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Everest Basecamp – mount everest, who does not know this mountain. The highest mountain in the world with a height of 8.848 meters (29,028 ft). who always wanted conguered mountain climbers climbers reliable. This mountain is deadly for novice climbers, so for those of you who are still a beginner, do not try to try to conguered this mountain. not necessarily because of his conguered climbers can reliably especially novice climbers. everest basecamp

The following is the Everest base camp

At Everest Base Camp, climbers will Often spend 4-8 weeks, acclimatizing to the altitude. During that time, the “Icefall Doctors” will set up ropes and ladders in the notoriously unstable Khumbu Icefall. Seracs, crevasses and shifting blocks of ice of make the icefall one of the most dangerous sections of the route. Many climbers and Sherpas have been killed in this section. To reduce the risk, climbers will usually begin Reviews their ascent well before sunrise when the freezing Temperatures glue ice blocks in place.
Camp I
Above the icefall is Camp I at 6.065 m (19,900 ft) Camp 1 is mostly a temporary camp with most climbers just spending one night at this camp.
Camp II
Base Camp II, Advanced Base Camp (ABC) is established at 6,400 m (21,300 ft). The Western Cwm is a are relatively flat, Gently rising glacial valley, marked by huge lateral crevasses in the center roomates Prevent direct access to the Upper Reaches of the Cwm. Climbers are forced to cross on the far right near the base of Nuptse to a small passageway known as the “Nuptse corner”. The Western Cwm as the topography of the area geneally cuts off wind from the climbing route. The high altitude and a clear, windless day can the make the Western Cwm unbearably hot for climbers.
Camp III
From ABC, climbers ascend the Lhotse face on set of ropes up to Camp III, on small ledges situated at Approximately 7,200 m to 7,400 m. From there, it is another 500 meters to Camp IV on the South Col at 7.920 m (26,000 ft). From Camp III to Camp IV, mountaineers are faced with two additional obstacles: The “Geneva Spur” and the “Yellow Band”. The Geneva Spur is an anvil shaped rib of black rock named by a 1952 Swiss expedition. Fixed ropes help climbers in scrambling over this snow covered rock band. The Yellow Band is a section of sedimentary sandstone. The route from the base of the Lhotse face to the Summit is almost always completely fixed with static line.
Camp IV
On the South Col, climbers are very close to 8,000 m and can only spend limited time at those altitudes even with supplemental oxygen. Climbers typically only have a maximum of two or three days they can tolerate at this altitude for making peak bids. Clear weather and low winds are important factors when Deciding on a summit attempt. If weather does not cooperate within Reviews These short few days, climbers are forced to move down, many all the way back down to Base Camp.
From Camp IV, mountaineers Reviews their summit push will start from 8 pm to 2 am with the hope of reaching the summit (still another 1,000 meters above) within 10 to 12 hours. Climbers will first reach “The Balcony” at 8,400 m (27,700 ft), a small platform where they can rest and gaze at peaks to the south and east in the early dawn light. Continuing up the ridge, climbers are then faced with a series of impressive rock steps the which usually forces them to the east into waist deep snow, a large amount of sudden grave hazard. At 8,750 m (28,700 ft), a small table-sized arena of ice and snow marks the South Summit.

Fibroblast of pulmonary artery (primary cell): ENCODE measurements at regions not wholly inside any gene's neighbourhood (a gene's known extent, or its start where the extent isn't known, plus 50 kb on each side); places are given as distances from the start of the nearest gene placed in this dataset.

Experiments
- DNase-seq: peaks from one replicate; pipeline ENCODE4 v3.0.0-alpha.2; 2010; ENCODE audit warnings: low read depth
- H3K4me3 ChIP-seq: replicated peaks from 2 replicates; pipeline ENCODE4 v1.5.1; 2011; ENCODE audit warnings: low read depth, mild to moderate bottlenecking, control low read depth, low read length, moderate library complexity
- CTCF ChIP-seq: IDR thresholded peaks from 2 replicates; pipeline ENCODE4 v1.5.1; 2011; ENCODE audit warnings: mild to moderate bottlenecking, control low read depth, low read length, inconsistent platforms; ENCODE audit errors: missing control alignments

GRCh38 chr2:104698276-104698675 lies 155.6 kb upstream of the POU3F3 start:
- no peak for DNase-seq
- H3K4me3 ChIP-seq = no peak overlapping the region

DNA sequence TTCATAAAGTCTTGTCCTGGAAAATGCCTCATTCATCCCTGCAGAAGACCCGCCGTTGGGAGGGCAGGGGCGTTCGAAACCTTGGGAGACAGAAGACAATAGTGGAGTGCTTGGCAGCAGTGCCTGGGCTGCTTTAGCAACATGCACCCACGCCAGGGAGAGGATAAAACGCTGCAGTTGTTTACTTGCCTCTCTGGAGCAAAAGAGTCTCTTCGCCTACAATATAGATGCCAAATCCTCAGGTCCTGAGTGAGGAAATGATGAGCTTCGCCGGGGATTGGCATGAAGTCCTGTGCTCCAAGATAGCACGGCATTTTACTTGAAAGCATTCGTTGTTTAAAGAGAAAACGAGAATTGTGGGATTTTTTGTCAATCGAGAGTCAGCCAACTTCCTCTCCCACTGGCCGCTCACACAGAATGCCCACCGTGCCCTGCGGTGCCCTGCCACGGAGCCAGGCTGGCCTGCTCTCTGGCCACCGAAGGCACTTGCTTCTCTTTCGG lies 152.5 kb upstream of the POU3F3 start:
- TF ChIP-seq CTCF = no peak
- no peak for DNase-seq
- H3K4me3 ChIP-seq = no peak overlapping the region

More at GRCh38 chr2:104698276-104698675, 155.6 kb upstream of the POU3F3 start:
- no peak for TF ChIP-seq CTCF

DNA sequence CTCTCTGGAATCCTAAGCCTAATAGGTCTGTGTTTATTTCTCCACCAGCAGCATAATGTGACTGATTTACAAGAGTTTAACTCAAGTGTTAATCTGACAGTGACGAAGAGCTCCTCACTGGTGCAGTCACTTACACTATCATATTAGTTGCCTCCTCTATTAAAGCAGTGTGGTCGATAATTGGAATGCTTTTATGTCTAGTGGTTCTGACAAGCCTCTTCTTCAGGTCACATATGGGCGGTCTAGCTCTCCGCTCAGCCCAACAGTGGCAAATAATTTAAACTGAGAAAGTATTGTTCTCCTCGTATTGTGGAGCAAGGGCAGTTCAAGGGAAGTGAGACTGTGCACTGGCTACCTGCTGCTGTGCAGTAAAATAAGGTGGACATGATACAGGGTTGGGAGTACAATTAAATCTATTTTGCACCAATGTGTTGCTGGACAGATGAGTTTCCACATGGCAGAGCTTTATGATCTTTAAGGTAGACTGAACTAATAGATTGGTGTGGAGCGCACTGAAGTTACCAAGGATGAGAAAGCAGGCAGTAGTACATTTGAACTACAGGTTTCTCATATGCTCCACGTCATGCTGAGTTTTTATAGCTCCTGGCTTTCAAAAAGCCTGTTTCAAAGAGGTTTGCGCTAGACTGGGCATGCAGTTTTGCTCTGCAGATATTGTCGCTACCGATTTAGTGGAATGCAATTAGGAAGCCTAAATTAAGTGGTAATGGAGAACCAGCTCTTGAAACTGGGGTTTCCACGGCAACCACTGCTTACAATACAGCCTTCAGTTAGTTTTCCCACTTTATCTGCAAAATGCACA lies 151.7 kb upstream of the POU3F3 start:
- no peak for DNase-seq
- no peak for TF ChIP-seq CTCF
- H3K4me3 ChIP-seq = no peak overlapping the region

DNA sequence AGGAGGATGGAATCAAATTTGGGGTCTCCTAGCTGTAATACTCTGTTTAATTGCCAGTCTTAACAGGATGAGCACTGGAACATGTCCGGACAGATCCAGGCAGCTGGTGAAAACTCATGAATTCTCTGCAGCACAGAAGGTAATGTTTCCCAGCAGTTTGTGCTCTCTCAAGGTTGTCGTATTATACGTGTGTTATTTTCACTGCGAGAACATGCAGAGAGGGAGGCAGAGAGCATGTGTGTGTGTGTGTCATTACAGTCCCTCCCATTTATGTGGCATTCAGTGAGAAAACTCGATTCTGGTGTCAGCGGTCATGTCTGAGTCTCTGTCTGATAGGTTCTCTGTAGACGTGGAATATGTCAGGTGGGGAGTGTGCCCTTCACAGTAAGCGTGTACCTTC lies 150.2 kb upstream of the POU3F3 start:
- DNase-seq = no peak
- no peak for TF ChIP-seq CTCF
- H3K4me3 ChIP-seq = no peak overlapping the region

From the South Peak, mountaineers go after the knife-edge along the Southeast Ridge the which is known as the “Cornice traverse” where snow griping to irregular rock. This is the most bare part of the climb as a misstep to the left would send one 2,400 m (8,000 ft) down the southwest face while to the immediate right is the 3,050 m (10,000 ft) Kangshung face. At the end of this traverse is an imposing 12 m (40 ft) rock wall called the “Hillary Step” at 8.760 m (28.750 ft).
Tenzing and Hillary were the first mountaineers to rise this step and they did it with prehistoric ice climbing equipment and without fixed ropes. Now, climbers will ascend this step using fixed ropes Previously set up by Sherpas. Once above the step, it is a comparatively easy climb to the top on fairly angled snow slopes – though the exposure on the ridge is extreme especially while traversing very large cornices of snow. After the Hillary Step, climbers must traverse Also a very loose and rocky section that has a very large entanglement of fixed ropes that can be troublesome in bad weather. Climbers will typically spend less than a half-hour on “top of the world” as they Realize the need to descend to Camp IV before darkness sets in, afternoon weather Becomes a serious problem, or supplemental oxygen tanks run out.

That Everest base camp you will visit when you are mountain climbing Everest. if you are big enough guts, you should climb this mountain. but if you are in doubt it is better not try to climb this mountain.

from New Hotel Travel http://ift.tt/1q2Vh1i

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